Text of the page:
I’m looking at your response in another window so I don’t forget the points I want to respond to.
First of all, as in almost all discussions I have had about TDD, you are not writing advocacy of TDD so much as of regression testing in general. Which I am all in favor of, but don’t want to do myself, partially for the blind spot reasons I mentioned and have written about, but also because I find testing to be mostly tedious and the peevishness I get from tedium breaks my concentration. Not as severely as a meeting, but I would rather others did the testing. Of course I confirm that it works as best I can before handing it over. Bugs in basic functionality are embarrassing.
The differences that TDD brings to regression testing in general are the two I object to:
- writing tests before code
- being the primary tester of my own code, which I think is wantonly irresponsible.
But I can’t be too strident about the latter because most of my 31 years of software development have been solo. I prefer ownership of entire components and prefer in group settings (I dislike “team,” it sounds like sports) to have very high levels of division; on my last gig I Owned all four servers, the database, IIS administration and communications with the service provider; one other developer did the browser work. I’ve always worked this way; before I had been a developer for three full years I had written and shipped two entire Microsoft products singlehandedly. One of them was the original version of the SQL Server Management Console, a far lesser application than the current one.
Even in these cases we had some test resources, sometimes untrained people who simply operate the software and look for things that don’t work.
You would have found that reintroduced bug through any kind of regression testing; it need not be unit tests.And it need not be a test that was written before the code.
Blackbox testing can be automated, it need not be repetitive manual testing (something I wouldn’t wish on anyone); all it means is that the person creating the tests works from a specification of expected behavior, not from knowledge of the code. The latter is whitebox testing and we traditionally regard this as strictly for preliminary testing before, as you say, throwing it over the wall to QA.
Another thing I didn’t mention. To make code testable often means compromising the design; I’ve read of people who change a method from private to public to be able to call it in a unit test. I argue that all code-level testing should be for public entrypoints only.
I don’t claim TDD is without value; I don’t know if you read my linked articles but I spent a lot of time at Microsoft where a lot of procedures I regarded as important like threat modeling in cryptographic programming were treated as just a box to check, and I actually got in trouble for being too thorough. In my introduction to TDD and unit testing this was right out in the open; they didn’t care about the validity of the tests at all, they just wanted to check the box.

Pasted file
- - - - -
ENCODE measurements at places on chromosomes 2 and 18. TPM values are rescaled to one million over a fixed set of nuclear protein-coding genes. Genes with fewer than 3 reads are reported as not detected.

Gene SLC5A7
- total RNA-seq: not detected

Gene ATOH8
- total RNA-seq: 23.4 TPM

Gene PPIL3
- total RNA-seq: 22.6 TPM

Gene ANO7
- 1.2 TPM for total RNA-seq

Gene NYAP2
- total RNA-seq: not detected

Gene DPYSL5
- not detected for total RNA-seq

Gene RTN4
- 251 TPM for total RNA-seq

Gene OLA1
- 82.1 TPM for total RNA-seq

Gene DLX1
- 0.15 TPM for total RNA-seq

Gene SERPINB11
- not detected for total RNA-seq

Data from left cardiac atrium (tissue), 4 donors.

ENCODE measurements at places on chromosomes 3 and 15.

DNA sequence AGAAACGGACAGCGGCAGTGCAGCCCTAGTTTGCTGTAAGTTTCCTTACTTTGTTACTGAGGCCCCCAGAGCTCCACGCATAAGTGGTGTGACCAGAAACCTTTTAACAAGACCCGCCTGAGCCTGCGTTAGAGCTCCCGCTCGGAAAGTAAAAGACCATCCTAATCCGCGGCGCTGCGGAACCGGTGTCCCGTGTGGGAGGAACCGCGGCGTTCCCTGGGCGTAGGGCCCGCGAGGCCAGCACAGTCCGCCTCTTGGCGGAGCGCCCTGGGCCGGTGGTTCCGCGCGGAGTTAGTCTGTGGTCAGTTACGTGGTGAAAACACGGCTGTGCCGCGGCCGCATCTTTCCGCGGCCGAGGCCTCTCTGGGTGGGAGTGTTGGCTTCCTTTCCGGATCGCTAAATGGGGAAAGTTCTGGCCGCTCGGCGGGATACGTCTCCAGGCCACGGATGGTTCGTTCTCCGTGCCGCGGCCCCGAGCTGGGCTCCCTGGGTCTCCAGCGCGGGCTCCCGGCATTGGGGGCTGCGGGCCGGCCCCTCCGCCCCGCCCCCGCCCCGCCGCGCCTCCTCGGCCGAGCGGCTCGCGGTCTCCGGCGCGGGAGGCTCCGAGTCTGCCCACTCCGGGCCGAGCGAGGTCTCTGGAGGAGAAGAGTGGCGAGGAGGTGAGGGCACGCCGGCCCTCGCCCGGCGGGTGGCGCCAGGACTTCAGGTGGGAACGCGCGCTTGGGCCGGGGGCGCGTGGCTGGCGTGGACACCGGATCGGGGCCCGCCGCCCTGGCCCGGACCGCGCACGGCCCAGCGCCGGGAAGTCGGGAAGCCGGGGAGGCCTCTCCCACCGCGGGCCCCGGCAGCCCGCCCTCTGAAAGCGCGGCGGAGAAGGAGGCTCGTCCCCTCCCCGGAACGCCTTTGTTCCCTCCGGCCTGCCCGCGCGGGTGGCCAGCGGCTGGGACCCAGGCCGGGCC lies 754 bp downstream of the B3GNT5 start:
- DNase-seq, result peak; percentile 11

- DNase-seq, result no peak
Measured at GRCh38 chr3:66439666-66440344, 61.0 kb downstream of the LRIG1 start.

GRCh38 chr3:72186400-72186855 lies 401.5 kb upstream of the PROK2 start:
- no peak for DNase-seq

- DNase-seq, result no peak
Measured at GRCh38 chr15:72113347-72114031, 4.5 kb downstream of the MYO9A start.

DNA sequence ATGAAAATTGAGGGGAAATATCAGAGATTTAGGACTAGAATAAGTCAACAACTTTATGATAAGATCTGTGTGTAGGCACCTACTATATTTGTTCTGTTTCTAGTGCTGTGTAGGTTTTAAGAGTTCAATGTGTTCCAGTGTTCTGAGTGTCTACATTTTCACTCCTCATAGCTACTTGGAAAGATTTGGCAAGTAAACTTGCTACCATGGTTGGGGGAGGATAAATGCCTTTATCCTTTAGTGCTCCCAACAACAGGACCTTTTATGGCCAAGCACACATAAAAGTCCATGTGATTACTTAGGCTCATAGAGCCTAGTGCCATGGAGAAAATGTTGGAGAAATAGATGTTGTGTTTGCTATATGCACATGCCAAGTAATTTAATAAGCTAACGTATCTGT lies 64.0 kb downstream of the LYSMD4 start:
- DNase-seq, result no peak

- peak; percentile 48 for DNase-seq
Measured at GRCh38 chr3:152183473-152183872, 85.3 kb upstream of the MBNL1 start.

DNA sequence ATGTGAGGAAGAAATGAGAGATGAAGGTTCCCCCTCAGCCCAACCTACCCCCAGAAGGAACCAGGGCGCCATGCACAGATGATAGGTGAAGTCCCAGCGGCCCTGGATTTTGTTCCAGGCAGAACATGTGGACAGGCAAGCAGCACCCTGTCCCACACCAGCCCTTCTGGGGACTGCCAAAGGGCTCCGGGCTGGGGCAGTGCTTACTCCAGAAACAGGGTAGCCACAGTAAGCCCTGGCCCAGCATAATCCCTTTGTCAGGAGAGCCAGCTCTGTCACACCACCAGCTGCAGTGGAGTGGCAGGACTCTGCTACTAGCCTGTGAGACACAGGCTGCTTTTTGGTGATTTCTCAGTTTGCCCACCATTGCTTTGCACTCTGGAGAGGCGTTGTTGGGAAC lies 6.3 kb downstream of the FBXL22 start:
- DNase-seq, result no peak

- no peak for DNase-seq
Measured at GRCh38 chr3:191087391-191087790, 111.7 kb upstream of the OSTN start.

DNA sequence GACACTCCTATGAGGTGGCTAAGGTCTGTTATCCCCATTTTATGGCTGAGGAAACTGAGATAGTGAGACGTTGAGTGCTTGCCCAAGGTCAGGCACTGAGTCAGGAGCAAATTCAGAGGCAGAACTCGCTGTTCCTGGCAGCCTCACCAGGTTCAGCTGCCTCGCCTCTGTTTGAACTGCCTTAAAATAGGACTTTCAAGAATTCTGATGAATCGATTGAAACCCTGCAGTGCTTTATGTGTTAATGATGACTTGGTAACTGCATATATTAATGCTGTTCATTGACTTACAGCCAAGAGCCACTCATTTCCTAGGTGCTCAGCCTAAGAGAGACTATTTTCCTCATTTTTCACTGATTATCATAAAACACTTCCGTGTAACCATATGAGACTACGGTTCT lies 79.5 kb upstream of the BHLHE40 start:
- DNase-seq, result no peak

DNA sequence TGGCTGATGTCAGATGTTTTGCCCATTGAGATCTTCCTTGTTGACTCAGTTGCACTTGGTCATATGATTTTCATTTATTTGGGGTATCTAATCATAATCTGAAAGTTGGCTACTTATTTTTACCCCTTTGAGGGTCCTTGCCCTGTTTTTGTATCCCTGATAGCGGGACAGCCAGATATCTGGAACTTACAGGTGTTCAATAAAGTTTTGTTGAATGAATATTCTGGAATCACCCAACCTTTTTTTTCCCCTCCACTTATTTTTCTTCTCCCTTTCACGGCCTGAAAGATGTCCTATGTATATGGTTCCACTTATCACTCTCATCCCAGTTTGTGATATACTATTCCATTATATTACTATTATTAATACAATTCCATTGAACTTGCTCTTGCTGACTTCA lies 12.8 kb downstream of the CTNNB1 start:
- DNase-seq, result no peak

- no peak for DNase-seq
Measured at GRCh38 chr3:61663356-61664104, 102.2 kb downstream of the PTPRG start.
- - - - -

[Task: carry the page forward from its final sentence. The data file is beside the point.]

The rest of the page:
Pair programming is something I will never be able to think about objectively. It was forced on me by a manager who was trying to get me to quit (he could have just asked; I’d already decided to, having met my next manager) and it was an absolutely ghastly experience, giving me an all-night panic attack and PTSD, and I’m not what anyone would call “delicate.” Even its most strident advocates say it’s not for everyone and that it’s vital that the two developers work well together. Accustomed to privacy and solitude, and absolutely despising the guy I had to work with, it was an utterly ghastly experience and I quit my job the next day when the other guy ignored my saying I could not continue and obediently came to my office as soon as I arrived.
I can’t imagine it working. I’ve stressed the vitality of working uninterrupted and PP is one long interruption. In those three hours I don’t think I wrote more than a few lines of code and my desire for some privacy was like a savage thirst.
I worked one more onsite job after that but since 2010 it’s been 100% from home. I am starting another software job this week, cryptography again, but right now I am doing technical writing. The scrum/team fad has reduced offsite software work but I got hired as a writer in under 48 hours.
By the way, I don’t claim to be infallible. But I have had the experience many times of writing tons of work an object at a time and once all were finished, having pretty much everything work. Remember Marcus Aurelius; first principle is simplicity. I wrote boring, stodgy, bourgeois rock-solid and obsessively neat code. I only do optimizations in code that matters, thinking stability all the while.
But in 1995 I took on a telephony project for Intel where I was absolutely certain I was defrauding everyone; I was way over my head and hoped to pay a few bills before I got fired. Instead I delivered my client component working perfectly and made a lot of contributions to the design. That’s when OOP went from someone I was exploring to something I believe in with complete conviction.